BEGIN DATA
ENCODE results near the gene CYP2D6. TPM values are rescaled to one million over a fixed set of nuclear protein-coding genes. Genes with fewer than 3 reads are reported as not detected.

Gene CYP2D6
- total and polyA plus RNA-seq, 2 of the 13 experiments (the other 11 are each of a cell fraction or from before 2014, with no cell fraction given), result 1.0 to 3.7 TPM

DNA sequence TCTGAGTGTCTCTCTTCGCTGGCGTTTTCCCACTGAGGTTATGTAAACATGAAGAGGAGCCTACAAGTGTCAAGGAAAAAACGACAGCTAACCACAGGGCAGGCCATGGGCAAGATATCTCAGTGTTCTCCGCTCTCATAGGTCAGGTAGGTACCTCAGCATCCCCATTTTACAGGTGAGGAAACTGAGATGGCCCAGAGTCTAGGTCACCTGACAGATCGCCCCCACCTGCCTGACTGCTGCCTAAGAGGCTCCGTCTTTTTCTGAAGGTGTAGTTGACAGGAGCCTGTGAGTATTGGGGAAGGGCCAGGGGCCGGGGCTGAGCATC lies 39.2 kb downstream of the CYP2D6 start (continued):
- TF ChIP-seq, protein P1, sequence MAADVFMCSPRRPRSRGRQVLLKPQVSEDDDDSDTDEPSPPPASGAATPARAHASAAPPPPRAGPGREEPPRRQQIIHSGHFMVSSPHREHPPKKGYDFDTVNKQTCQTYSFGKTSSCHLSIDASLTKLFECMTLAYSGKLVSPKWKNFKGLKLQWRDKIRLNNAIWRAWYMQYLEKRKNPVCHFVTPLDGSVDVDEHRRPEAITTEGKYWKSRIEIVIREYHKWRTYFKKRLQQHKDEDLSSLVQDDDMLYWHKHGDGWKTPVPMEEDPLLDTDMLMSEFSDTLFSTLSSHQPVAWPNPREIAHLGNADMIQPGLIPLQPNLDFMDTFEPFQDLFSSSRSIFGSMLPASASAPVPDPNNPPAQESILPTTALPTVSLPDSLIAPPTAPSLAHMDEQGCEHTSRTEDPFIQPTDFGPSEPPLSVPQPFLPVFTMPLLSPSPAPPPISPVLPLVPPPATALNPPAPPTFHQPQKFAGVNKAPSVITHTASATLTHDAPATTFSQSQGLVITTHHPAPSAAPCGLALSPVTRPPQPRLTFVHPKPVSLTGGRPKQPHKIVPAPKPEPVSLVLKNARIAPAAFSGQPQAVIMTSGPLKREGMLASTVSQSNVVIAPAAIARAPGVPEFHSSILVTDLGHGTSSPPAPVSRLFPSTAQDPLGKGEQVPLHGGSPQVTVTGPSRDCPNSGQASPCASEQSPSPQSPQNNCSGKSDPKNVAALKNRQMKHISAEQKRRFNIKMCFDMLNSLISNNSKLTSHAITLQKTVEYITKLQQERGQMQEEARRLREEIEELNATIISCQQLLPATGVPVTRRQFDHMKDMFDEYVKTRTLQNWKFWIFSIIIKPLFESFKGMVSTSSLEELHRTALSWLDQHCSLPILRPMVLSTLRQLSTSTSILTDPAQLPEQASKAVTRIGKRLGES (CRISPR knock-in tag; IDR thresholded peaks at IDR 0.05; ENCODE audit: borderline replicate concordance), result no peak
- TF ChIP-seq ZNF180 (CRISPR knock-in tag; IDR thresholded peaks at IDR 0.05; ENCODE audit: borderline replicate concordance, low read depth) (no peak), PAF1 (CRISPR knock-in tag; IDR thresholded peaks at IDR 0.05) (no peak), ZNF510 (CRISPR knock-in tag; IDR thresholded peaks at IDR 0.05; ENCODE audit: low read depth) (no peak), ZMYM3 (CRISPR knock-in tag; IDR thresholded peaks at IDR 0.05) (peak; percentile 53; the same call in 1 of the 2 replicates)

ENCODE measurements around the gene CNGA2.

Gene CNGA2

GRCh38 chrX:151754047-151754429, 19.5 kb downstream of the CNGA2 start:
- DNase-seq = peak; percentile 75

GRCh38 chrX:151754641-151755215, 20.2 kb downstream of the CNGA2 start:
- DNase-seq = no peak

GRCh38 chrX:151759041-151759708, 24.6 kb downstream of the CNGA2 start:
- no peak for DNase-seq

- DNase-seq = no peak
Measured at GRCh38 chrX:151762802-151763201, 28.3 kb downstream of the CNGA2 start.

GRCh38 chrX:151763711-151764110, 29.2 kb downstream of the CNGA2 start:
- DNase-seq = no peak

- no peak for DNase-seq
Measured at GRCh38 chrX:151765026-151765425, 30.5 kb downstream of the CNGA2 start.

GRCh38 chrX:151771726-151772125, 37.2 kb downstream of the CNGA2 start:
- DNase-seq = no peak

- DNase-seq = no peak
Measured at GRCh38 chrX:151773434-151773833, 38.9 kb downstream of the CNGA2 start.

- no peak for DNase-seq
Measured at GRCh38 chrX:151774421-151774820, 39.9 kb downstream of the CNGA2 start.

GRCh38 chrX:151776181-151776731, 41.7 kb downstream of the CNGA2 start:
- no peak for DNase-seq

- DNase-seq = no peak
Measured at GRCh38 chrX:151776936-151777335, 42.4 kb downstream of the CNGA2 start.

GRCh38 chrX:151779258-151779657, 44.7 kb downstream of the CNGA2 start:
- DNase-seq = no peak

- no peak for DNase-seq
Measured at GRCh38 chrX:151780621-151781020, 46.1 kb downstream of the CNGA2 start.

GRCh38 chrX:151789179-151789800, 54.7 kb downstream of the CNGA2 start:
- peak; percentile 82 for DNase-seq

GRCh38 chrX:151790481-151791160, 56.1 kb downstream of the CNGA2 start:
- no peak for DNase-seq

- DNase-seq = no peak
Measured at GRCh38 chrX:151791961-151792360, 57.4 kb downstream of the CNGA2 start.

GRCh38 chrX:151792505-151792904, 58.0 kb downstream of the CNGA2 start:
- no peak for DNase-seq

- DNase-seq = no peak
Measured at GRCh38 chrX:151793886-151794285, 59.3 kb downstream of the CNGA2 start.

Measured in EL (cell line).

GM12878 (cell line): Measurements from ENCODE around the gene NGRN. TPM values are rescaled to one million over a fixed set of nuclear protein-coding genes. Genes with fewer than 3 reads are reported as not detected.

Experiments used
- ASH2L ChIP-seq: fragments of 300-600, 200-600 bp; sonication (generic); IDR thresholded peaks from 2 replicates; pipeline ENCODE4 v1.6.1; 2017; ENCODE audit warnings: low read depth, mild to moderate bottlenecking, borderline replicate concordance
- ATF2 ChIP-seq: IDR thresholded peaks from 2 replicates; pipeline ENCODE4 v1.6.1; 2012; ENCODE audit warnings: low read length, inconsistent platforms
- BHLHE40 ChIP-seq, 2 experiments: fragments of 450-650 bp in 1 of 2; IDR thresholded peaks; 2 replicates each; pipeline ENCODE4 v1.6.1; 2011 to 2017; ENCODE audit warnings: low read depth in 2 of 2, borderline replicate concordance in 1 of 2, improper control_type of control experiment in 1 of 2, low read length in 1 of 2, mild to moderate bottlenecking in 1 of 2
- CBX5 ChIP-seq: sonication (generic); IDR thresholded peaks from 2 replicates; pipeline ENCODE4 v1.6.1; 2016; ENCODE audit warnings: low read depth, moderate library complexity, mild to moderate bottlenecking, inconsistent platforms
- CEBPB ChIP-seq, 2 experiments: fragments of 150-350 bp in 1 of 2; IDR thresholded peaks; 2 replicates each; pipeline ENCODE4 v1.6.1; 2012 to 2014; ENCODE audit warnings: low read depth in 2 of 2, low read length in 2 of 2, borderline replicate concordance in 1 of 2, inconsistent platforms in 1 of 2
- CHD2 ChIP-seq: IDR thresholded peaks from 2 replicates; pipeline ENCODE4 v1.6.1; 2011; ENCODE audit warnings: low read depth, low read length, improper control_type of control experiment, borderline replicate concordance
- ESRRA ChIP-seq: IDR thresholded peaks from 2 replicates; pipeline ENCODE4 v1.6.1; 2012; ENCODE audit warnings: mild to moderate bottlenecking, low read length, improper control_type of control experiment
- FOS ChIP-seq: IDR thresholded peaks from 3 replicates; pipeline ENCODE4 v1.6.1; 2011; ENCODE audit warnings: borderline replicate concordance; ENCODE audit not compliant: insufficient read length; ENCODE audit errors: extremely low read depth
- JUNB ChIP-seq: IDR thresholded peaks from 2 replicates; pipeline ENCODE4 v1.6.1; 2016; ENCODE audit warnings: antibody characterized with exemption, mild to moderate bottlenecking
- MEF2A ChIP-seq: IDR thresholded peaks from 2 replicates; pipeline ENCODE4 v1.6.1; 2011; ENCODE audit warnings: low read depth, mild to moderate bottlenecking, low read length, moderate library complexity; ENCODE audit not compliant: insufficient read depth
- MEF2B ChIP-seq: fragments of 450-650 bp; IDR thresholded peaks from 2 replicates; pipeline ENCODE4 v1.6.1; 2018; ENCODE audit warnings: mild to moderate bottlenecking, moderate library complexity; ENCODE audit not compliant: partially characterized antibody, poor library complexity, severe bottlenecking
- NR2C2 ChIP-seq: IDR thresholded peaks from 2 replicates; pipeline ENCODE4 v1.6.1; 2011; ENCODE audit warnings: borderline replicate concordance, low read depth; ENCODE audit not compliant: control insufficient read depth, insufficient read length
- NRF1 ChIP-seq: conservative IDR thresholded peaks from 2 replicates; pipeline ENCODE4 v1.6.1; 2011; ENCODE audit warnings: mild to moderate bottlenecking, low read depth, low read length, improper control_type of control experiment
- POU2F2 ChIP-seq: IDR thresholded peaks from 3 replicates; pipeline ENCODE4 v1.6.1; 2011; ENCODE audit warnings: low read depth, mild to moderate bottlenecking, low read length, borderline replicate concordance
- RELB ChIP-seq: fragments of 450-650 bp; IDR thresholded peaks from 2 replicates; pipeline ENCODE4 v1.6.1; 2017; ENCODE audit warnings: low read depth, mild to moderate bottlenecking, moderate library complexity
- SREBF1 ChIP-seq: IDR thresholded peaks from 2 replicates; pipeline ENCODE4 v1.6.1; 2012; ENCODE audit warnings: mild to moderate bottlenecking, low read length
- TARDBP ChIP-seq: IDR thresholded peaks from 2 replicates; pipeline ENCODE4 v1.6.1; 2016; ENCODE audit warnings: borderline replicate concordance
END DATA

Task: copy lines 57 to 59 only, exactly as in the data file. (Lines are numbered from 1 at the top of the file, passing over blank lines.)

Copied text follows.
- MEF2A ChIP-seq: IDR thresholded peaks from 2 replicates; pipeline ENCODE4 v1.6.1; 2011; ENCODE audit warnings: low read depth, mild to moderate bottlenecking, low read length, moderate library complexity; ENCODE audit not compliant: insufficient read depth
- MEF2B ChIP-seq: fragments of 450-650 bp; IDR thresholded peaks from 2 replicates; pipeline ENCODE4 v1.6.1; 2018; ENCODE audit warnings: mild to moderate bottlenecking, moderate library complexity; ENCODE audit not compliant: partially characterized antibody, poor library complexity, severe bottlenecking
- NR2C2 ChIP-seq: IDR thresholded peaks from 2 replicates; pipeline ENCODE4 v1.6.1; 2011; ENCODE audit warnings: borderline replicate concordance, low read depth; ENCODE audit not compliant: control insufficient read depth, insufficient read length